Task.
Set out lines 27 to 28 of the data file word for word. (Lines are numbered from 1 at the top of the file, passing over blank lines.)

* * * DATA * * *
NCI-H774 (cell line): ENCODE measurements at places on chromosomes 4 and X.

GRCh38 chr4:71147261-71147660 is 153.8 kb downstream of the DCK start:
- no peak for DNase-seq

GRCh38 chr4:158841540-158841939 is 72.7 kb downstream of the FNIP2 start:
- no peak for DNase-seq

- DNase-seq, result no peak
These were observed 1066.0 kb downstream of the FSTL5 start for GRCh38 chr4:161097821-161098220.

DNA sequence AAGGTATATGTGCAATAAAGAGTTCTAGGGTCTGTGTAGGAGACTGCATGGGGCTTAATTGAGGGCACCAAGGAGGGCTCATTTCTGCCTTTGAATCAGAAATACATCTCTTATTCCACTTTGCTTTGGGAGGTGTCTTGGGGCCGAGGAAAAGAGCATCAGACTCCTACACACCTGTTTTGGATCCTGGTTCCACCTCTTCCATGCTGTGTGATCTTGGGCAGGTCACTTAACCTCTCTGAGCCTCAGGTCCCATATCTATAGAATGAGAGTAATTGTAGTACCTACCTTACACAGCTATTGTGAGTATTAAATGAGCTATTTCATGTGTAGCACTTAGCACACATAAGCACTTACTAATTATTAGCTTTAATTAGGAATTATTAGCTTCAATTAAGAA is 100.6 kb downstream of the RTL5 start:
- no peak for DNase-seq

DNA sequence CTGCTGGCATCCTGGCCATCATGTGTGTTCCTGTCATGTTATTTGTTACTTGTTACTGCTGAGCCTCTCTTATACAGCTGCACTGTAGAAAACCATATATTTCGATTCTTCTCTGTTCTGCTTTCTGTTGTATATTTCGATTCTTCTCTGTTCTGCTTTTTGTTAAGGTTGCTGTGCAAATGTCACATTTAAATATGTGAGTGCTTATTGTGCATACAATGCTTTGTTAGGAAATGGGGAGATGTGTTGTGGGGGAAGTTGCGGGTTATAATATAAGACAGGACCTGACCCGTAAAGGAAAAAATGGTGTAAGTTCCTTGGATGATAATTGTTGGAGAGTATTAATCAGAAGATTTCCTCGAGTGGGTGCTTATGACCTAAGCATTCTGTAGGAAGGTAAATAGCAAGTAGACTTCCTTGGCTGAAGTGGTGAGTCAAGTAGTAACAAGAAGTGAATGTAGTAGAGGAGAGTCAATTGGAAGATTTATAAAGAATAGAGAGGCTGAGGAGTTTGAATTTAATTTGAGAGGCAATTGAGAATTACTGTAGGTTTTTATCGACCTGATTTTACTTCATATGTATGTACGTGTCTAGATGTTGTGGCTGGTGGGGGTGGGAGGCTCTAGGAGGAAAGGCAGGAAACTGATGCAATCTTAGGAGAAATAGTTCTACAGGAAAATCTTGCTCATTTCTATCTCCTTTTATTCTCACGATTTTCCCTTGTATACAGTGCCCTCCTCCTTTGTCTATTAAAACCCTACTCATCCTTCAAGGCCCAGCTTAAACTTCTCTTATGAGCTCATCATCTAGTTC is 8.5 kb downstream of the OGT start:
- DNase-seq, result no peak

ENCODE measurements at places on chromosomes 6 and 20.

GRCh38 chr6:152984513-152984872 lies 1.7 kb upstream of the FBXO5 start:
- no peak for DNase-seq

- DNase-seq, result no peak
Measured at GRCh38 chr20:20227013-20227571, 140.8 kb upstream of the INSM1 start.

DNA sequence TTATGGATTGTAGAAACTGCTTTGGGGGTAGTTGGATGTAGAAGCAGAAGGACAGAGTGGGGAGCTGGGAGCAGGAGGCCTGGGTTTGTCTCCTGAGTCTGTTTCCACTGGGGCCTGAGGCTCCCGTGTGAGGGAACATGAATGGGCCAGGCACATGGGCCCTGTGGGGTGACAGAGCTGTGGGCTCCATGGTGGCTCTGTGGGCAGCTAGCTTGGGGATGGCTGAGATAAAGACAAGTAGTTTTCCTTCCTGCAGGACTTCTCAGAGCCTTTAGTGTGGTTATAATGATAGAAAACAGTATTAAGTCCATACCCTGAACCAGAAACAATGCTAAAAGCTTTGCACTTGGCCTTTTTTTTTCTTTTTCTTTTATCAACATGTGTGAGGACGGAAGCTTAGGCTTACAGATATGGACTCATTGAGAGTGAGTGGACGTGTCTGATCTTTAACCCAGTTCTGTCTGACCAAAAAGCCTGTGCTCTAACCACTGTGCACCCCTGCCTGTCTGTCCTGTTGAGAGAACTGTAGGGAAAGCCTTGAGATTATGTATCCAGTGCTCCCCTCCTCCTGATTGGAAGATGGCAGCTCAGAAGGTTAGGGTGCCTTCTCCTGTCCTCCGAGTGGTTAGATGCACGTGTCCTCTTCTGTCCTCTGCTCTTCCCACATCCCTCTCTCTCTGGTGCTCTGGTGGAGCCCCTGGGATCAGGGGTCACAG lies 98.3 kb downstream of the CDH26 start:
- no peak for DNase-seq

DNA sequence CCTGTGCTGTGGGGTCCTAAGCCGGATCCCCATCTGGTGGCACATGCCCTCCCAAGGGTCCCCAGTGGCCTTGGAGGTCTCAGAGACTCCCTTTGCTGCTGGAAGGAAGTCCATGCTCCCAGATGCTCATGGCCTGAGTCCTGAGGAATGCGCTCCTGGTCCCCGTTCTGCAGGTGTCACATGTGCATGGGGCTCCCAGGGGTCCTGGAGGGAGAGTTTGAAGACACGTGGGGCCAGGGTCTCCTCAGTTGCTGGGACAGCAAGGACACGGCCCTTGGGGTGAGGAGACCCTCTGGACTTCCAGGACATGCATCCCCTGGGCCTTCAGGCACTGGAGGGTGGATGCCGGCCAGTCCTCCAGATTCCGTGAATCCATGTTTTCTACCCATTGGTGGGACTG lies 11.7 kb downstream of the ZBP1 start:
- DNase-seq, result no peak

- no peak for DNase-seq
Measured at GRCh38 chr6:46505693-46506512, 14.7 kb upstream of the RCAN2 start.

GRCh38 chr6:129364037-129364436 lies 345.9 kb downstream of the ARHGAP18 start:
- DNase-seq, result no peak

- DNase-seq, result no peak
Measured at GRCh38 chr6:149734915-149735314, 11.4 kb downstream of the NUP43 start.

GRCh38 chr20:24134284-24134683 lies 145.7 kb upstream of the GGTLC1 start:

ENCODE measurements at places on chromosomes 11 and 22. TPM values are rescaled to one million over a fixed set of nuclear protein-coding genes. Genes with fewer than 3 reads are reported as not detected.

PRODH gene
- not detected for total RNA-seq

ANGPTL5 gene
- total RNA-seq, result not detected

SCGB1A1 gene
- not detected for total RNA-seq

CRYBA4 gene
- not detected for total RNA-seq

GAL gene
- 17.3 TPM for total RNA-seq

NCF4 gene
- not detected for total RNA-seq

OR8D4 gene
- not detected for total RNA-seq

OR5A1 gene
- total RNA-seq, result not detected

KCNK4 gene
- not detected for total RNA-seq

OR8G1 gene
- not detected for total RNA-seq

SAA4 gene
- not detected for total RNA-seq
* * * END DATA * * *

GRCh38 chr20:24134284-24134683 lies 145.7 kb upstream of the GGTLC1 start:

ENCODE measurements at places on chromosomes 11 and 22. TPM values are rescaled to one million over a fixed set of nuclear protein-coding genes. Genes with fewer than 3 reads are reported as not detected.